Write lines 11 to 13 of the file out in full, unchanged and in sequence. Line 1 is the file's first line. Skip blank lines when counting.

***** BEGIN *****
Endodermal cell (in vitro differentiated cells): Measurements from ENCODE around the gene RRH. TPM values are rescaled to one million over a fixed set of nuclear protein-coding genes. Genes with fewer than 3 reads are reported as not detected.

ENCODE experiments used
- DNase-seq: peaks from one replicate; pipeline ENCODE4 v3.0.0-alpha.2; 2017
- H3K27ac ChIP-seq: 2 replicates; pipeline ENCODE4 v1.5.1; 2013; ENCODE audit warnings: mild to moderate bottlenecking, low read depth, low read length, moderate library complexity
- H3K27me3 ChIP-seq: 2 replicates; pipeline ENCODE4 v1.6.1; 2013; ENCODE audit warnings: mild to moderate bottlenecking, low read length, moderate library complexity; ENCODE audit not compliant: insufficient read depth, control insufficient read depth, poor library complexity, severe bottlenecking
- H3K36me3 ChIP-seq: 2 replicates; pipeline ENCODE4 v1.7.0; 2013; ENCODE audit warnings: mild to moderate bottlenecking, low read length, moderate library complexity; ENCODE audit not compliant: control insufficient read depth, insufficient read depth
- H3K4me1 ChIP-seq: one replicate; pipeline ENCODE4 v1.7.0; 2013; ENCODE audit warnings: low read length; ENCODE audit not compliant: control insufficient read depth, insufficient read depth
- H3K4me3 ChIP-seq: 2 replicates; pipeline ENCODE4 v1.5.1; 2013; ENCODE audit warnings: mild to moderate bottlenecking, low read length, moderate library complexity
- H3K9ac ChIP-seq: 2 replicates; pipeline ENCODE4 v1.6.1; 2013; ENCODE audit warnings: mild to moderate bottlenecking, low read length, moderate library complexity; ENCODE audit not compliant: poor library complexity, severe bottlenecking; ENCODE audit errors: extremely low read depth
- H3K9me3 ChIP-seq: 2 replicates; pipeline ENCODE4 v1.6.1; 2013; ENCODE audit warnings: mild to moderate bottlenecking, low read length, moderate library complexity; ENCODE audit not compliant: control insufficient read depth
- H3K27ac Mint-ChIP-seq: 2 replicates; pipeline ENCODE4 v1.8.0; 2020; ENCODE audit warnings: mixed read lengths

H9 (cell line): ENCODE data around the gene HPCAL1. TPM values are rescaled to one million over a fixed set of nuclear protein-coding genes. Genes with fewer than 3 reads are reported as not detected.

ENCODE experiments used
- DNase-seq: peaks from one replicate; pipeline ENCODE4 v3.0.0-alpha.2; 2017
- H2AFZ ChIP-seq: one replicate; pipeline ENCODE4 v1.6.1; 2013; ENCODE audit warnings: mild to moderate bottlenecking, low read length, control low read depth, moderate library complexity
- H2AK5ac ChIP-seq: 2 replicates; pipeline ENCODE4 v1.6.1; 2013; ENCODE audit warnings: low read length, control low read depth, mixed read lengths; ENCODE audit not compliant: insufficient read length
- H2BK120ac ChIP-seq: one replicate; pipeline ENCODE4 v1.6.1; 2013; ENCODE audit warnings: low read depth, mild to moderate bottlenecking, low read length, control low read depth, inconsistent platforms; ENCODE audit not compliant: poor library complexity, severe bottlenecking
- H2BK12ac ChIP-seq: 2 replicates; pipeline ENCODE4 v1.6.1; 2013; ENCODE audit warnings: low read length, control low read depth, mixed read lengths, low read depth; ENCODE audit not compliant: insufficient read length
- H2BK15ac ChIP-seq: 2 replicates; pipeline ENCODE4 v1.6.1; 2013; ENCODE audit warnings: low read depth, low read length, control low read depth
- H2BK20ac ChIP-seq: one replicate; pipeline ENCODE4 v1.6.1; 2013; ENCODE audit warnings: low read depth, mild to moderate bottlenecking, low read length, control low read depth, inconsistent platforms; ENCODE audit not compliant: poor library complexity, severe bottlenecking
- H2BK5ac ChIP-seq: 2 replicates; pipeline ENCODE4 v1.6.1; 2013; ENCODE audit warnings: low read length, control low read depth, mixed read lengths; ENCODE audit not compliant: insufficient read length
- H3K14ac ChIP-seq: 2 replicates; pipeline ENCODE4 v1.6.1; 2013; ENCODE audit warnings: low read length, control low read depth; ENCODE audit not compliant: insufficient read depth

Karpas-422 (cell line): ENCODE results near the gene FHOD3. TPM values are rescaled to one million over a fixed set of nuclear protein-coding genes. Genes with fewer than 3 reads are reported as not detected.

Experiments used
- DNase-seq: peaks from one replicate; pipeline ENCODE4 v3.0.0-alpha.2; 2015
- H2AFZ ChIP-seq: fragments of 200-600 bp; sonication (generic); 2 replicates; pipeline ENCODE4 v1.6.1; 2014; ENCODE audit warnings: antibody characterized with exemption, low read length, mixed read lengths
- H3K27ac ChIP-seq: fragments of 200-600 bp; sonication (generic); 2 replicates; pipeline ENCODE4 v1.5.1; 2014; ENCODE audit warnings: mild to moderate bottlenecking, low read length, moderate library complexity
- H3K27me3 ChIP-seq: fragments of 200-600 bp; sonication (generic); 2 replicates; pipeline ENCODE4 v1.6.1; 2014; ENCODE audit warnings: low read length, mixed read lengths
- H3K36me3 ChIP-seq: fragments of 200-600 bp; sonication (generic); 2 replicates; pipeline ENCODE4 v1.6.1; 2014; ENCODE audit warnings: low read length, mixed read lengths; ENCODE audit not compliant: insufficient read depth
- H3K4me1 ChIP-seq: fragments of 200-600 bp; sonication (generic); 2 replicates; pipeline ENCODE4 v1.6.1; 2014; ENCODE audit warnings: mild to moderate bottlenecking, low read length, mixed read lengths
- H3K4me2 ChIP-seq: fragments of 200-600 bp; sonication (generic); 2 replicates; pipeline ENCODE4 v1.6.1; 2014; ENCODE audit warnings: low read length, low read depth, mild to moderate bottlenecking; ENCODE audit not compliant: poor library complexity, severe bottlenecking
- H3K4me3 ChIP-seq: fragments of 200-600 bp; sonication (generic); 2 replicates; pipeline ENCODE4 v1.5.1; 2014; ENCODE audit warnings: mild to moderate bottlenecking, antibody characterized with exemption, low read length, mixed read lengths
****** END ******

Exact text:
- H3K27ac Mint-ChIP-seq: 2 replicates; pipeline ENCODE4 v1.8.0; 2020; ENCODE audit warnings: mixed read lengths

H9 (cell line): ENCODE data around the gene HPCAL1. TPM values are rescaled to one million over a fixed set of nuclear protein-coding genes. Genes with fewer than 3 reads are reported as not detected.

ENCODE experiments used